Tuesday, July 12, 2011

I NEED a C! (Part 2)

A Difficult Question

(Picking up from Part 1): How does this happen to so many students?

How is it possible for a person to believe in some part of their mind that they truly want something that in fact doesn’t really matter to them?  Because again, if it truly mattered to them, they wouldn’t be in this situation.  (Again, please spare me the exceptions...I know sometimes life interferes and makes things too difficult...I’m not talking about that here).

How can a student believe he wants to go to college, but then miss class, use foul language, make excuses, not turn work in, plagiarize and copy from other students, or never do homework?

How does this student have any confidence that college success (let alone admission...that’s the easy part) is within his grasp?  Such a student has a dream, but if you asked him, he would call it a goal.  But a goal is not a dream.  A dream is something off in the distance, out of practical reach.  A goal is attainable if I do this series of steps and find favor or fortune with the right people or at the right moment.  I can dream of being an NFL coach all I want, but it isn’t going to happen.  I can set a goal to write a dynamic blog read by millions, and I’m already only 1,999,000 readers away.

This disconnect between dream and reality for students is a question not easily answered.  And my goal here is not to find someone to blame for it, because any single source of blame would be overly simplistic.

The Greatest Factor?
My first goal, in fact, is simply to make people aware.  When we listen to the education reform babblers, they talk about standards, about high expectations, about professional development, and about accountability.

But none of these things acknowledges this issue many students face.  How do standards do anything to help a student who thinks success happens in an instant?  What is holding a teacher accountable going to accomplish if the students think they can just “make up” a semester’s worth of work in two weeks, and that this is what education and school are about?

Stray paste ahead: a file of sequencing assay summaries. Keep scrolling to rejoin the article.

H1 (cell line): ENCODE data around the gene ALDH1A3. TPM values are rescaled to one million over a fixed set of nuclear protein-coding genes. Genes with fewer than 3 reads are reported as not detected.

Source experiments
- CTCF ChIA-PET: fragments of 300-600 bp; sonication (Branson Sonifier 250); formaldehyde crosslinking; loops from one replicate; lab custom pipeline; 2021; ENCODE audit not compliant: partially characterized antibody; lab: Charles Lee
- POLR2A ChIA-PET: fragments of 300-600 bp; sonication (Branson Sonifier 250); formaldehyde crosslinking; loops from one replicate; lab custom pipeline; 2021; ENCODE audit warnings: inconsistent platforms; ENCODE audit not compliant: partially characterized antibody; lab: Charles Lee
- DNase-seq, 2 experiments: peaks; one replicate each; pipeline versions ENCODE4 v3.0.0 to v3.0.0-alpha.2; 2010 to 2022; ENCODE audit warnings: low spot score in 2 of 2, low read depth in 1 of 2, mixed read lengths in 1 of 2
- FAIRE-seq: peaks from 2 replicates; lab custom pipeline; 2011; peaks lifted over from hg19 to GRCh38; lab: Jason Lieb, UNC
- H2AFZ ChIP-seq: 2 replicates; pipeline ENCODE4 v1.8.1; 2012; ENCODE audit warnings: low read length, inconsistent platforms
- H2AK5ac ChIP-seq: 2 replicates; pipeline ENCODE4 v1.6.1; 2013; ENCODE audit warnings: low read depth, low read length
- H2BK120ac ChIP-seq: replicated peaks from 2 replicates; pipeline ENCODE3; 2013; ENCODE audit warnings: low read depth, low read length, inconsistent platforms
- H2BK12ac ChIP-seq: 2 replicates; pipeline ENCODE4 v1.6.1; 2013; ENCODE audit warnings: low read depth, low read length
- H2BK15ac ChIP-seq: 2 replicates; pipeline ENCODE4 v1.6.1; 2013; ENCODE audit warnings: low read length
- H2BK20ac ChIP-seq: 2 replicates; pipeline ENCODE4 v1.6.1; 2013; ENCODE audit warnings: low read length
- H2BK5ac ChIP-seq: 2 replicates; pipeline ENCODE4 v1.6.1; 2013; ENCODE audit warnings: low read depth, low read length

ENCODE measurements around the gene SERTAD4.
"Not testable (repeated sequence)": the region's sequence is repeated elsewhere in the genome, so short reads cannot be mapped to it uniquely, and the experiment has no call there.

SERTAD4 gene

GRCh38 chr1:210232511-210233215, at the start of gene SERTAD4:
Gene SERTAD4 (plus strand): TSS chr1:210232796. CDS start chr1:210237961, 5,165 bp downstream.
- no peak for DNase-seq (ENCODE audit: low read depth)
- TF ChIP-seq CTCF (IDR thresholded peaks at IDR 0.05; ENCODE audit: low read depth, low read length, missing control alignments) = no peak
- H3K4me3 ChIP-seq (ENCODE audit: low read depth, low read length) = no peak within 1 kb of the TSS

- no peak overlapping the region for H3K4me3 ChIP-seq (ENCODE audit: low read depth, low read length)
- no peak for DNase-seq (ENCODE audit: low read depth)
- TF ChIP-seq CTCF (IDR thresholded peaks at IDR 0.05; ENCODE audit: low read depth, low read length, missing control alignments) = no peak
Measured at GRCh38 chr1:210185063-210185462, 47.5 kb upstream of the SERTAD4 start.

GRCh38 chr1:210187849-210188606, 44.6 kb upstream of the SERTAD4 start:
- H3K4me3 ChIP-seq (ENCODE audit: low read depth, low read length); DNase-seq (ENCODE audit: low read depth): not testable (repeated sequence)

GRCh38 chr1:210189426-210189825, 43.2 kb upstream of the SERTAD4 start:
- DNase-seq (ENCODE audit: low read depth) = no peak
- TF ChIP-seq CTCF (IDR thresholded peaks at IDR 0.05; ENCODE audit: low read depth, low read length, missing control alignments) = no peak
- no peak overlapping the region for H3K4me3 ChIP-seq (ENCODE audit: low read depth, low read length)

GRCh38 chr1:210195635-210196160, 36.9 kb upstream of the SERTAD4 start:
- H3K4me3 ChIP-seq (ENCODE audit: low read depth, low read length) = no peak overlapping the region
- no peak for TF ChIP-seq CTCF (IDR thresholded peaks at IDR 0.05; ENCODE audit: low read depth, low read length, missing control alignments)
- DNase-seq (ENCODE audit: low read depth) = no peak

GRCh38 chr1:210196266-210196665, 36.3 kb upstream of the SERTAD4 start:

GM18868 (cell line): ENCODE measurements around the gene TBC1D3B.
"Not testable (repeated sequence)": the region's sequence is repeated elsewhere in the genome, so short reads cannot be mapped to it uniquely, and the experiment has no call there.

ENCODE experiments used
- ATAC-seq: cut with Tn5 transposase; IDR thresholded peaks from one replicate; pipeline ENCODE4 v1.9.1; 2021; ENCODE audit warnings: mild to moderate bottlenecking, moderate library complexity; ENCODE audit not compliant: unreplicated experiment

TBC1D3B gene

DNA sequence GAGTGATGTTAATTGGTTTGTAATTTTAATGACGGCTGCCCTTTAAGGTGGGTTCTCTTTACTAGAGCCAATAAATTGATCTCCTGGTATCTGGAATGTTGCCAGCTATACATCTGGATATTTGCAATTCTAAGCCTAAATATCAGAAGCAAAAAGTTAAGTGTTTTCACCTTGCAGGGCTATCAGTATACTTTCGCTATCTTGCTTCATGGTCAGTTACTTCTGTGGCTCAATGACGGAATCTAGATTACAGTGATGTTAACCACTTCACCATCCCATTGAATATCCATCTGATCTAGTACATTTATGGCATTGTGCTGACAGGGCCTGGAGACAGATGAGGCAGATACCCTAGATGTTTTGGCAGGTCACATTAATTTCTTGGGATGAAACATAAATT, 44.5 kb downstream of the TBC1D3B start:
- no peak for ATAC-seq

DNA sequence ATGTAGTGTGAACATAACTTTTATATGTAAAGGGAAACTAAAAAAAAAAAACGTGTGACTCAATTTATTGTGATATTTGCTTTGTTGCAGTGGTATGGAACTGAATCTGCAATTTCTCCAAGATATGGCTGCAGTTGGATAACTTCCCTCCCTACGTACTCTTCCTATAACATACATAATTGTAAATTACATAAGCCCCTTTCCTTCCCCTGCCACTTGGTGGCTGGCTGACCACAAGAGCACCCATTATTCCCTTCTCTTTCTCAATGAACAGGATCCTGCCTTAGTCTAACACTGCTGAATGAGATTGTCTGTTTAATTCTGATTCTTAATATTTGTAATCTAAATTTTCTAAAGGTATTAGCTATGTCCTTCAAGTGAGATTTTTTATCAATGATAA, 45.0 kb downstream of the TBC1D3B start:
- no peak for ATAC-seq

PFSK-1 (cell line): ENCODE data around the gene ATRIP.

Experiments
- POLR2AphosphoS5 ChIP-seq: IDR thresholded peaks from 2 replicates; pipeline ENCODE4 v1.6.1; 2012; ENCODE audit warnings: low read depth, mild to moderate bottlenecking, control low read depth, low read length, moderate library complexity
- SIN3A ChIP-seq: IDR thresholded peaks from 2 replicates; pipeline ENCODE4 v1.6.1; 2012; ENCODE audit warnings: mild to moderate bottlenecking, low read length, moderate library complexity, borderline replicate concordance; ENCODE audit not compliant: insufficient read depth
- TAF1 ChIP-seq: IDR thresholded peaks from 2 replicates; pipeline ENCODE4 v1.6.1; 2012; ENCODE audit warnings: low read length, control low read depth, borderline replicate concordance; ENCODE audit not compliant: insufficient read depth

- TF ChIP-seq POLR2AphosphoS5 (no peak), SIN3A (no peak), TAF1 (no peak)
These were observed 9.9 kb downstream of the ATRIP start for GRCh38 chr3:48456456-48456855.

Further, how are any reform efforts, including snazzy new curriculums, going to make any difference for students who recoil at the notion of homework?

So before we attempt the philosophical exercise of answering the question of why some students think this way, we need to acknowledge how great an influence this has–greater in fact, than all the above mentioned obsessions of the educational elite–on the ability of students to receive and optimize their educational opportunities.

This is not about motivation.  Student motivation and apathy occupy a ton of educational research.  But what I’m talking about here isn’t really about motivation.  If I were to ask the girl who declared “I need a C!” if she is motivated, she would probably say yes.  She’d admit a few areas she could do better next time, but would still think she’s a motivated student.

Her problem is, she’s motivated for about two weeks.

Or, from her perspective, perhaps she was always motivated, but just wasn’t doing her best.

So, this is a third category of student.  It sits between the apathetic and the motivated.  Let’s call them SINO: Students In Name Only.  Or, the delusional achievers.  I would venture that up to a fourth of high school students fall into this category.  They raise their hands eagerly when asked if they plan to attend college.  If someone interviews them, they sound like great students.  Sometimes they get their picture in the paper.  The superintendent might do a photo-op with them. They probably even take notes (if in a lecture-based class), but often lose them, and don’t really think about what they’re writing.  They could be in student government, but don’t usually get recommendations from the faculty advisor who gets tired of their failure to follow through.

This kind of student is good at “serious face,” when the right people are in the room.

But in class, they leave a record of mediocrity, distraction, frustrated teachers, and the worst thing of all–unmet potential.  Not unmet because of apathy, but because of the delusion they are a good student.
Somewhere, the delusional achiever learned that education is about what you say and how you feel, rather than what you do.  They think turning in work is the point of doing the work.  And that, my friends, is what I believe to be the primary answer to the question of how these students come to think this way.

(Part 3 comes next, where we examine the first two principle forces behind the delusional achiever: The self-esteem movement and parental influence)

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